Offenbach could claim to be Germany’s “weather city” as it is the headquarters for the German Weather Service (Deutsches Wetterdienst). Along those lines there’s a free, meteorologically themed park in the southeast of the city.
Over 20,000 square metres there’s an adventure trail with stations demonstrating the physics behind solar energy, air pressure, precipitation, fog and the earth’s atmosphere, all in ingenious ways.
The park also has a visitor centre, with interactive models allowing you to view the mechanics of a tornado and generate storms with a hairdryer.
The Sicht Turm in the park is a 12.3-metre lookout tower granting views over Offenbach to Frankfurt’s skyscrapers.
This western extension of the city was built over five four decades from the 1870s up to the First World War as a neighbourhood for Offenbach’s burgeoning middle and upper classes.
Heading west from the centre of Offenbach, the neighbourhood starts right after the German Leather Museum on Ludwigstraße and spreads across three or four blocks across and down.
Nowadays Westend is still the preferred address for Frankfurt and Offenbach’s wealthier citizens and is a posh place to potter around for a while.
The grand villas on these streets were built mostly by just one company, Gebrüder Hasenbach and are in the Historicist and Art Nouveau styles of the time.
Practically all of these homes have survived to the 21st century in their original state, as the Westend escape the worst of the bombing in the war.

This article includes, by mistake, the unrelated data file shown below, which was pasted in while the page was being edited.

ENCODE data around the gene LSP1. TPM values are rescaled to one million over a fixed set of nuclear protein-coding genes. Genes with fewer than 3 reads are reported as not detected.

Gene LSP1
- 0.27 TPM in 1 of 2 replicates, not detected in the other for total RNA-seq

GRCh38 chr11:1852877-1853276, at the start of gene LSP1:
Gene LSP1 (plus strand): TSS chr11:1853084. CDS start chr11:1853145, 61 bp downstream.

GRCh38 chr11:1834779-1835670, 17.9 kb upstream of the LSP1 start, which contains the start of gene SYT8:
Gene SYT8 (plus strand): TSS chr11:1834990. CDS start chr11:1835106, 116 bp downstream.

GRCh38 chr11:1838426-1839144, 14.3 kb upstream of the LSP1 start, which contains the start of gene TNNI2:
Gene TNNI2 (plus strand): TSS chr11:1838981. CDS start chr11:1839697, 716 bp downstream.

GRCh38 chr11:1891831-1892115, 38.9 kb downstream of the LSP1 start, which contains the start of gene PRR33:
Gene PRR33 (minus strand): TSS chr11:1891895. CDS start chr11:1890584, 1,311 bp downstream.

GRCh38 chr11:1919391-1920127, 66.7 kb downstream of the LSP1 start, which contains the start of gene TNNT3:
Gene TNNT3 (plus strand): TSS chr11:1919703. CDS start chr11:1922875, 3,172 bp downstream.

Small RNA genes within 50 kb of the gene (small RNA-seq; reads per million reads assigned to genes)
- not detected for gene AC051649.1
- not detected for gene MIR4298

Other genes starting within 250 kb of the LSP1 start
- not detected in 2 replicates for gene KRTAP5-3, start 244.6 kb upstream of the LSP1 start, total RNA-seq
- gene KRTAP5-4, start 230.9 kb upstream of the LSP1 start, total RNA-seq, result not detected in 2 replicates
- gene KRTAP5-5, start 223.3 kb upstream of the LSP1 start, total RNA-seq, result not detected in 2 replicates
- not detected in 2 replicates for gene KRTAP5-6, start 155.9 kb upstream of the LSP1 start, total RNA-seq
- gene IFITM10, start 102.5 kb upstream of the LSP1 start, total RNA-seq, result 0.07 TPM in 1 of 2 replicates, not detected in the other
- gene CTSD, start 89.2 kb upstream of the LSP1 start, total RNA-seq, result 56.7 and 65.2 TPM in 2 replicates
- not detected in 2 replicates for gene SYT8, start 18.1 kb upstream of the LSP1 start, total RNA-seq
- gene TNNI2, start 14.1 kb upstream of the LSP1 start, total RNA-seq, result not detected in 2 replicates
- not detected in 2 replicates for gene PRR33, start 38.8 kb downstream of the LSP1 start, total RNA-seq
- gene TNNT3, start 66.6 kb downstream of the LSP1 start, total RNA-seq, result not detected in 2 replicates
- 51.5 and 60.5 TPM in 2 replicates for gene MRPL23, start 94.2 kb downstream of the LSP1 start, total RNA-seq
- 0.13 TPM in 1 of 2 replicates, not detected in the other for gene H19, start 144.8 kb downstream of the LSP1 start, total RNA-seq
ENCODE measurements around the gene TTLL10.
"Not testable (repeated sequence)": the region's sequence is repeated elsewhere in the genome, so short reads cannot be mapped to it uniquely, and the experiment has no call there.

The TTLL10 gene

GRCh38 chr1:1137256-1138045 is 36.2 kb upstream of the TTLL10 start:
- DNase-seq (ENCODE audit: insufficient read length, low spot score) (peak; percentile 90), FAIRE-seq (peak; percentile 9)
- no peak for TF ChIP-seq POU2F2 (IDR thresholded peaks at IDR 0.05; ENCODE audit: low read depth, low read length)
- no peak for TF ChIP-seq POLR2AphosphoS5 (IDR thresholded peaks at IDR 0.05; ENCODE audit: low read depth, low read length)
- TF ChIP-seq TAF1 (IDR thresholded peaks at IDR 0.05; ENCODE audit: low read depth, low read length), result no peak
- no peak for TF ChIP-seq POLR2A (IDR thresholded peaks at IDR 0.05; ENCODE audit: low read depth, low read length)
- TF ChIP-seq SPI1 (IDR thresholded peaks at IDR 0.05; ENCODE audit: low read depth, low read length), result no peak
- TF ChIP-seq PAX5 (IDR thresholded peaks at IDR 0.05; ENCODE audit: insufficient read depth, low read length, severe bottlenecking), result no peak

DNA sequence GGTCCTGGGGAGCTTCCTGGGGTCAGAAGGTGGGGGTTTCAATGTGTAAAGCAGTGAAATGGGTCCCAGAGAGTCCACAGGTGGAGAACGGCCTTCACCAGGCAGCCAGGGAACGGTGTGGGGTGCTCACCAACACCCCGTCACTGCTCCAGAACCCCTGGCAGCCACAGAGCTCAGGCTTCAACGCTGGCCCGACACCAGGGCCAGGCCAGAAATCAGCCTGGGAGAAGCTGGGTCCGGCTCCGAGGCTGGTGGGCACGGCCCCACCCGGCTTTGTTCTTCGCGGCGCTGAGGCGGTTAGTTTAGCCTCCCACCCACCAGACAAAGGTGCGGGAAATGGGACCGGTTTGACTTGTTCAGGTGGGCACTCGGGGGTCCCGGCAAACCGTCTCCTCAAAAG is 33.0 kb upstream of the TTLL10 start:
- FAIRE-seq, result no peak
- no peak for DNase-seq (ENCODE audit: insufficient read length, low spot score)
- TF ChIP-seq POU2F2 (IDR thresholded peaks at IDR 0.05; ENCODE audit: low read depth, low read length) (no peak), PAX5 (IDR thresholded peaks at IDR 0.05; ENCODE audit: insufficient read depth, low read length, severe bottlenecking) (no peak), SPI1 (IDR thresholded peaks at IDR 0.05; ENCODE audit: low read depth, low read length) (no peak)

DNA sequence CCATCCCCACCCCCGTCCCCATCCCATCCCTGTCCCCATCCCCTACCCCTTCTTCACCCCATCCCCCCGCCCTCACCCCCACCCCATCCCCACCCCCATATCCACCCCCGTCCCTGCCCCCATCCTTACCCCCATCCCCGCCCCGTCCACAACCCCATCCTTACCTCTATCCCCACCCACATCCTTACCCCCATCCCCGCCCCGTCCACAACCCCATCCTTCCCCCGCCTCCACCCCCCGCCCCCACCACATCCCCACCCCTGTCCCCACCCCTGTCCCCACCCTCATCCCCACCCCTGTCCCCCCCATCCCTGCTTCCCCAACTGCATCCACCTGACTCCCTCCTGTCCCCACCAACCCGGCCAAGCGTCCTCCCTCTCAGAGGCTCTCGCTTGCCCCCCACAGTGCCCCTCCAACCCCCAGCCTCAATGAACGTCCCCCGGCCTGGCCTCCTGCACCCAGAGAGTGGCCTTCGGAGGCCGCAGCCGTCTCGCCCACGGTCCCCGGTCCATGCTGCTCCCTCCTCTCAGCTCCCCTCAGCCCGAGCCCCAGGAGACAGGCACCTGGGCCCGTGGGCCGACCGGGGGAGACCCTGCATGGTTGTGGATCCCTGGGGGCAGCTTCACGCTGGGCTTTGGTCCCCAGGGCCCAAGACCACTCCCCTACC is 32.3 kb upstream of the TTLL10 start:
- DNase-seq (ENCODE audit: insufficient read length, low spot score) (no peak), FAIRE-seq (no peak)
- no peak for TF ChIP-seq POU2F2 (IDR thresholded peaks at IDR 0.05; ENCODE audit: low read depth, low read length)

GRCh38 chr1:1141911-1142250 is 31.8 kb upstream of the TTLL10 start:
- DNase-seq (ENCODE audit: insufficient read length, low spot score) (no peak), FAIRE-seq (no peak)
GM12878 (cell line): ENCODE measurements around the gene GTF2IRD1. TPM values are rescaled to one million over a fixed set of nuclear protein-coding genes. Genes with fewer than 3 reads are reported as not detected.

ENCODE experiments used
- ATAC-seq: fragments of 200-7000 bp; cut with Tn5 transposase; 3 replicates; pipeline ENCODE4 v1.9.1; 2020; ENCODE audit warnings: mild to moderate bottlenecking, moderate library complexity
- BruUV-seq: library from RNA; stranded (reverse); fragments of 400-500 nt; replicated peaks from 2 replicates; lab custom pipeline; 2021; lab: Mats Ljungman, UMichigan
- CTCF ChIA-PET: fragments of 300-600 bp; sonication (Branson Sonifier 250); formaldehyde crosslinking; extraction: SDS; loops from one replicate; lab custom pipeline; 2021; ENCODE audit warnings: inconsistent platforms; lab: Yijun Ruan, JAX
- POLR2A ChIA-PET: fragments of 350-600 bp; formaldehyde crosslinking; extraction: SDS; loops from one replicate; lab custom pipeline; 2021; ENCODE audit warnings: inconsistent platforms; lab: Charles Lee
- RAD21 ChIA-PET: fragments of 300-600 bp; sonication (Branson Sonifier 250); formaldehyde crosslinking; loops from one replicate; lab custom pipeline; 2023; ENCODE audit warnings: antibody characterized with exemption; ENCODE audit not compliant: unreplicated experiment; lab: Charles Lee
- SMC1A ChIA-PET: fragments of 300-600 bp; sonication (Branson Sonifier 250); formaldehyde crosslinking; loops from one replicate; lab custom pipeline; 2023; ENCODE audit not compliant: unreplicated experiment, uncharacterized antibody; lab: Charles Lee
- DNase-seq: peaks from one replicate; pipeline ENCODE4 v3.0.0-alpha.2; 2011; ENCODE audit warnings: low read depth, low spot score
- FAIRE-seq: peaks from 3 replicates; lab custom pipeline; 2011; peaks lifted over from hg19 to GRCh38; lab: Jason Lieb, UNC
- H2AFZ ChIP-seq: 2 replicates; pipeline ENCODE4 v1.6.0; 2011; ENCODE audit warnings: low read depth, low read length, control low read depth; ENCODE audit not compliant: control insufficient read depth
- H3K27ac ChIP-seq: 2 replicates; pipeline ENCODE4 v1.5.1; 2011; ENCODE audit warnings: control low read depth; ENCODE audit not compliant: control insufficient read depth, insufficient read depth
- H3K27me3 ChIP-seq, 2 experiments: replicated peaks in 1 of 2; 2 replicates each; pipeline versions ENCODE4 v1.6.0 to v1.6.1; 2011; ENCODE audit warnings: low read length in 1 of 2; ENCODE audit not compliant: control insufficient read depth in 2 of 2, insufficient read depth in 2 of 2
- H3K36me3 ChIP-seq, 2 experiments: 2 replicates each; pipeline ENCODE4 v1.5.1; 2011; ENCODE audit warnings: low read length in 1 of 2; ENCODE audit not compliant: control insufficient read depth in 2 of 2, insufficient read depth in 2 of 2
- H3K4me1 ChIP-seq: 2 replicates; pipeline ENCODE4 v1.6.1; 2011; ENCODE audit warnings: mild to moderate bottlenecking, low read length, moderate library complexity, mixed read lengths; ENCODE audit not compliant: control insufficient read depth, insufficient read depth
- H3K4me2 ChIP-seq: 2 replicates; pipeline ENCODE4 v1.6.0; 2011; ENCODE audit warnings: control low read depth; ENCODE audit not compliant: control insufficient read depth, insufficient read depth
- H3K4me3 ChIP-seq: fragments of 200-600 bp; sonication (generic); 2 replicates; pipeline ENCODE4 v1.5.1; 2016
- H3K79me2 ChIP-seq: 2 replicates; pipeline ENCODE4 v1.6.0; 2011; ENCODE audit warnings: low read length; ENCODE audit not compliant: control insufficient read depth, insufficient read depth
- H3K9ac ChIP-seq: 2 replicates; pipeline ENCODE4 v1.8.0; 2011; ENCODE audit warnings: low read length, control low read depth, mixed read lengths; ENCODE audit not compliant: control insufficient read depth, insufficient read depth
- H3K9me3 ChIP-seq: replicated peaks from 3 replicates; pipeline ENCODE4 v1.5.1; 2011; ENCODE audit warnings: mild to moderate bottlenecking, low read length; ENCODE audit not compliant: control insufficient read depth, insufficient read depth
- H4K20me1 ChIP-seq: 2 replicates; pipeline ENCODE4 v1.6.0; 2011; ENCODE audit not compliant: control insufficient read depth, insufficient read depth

8. Alter Friedhof
It might sound morbid, but Offenbach’s old cemetery is a top-notch place to go for a walk.
This burial ground goes back to 1832 and is now a listed monument, for its historic memorials and beautiful alley of plane trees that were planted almost 200 years ago.
Some of the architecture is exquisite, like the Art Nouveau Krumm Mausoleum, which has a mosaic in its dome depicting a starry sky.
There are also Jewish plots, as well as tombs for important figures like the first Hessian Prime Minister Carl Ulrich.
Old monuments have also found their place in the Alter Friedhof, like the memorial for Offenbach’s fallen in the Franco-Prussian war of 1870-71.
9. Haus der Stadtgeschichte
eated when the municipal museum and city archives were placed under the same roof, the Haus der Stadtgeschichte is a historical museum mapping 10,000 years of Offenbach’s history.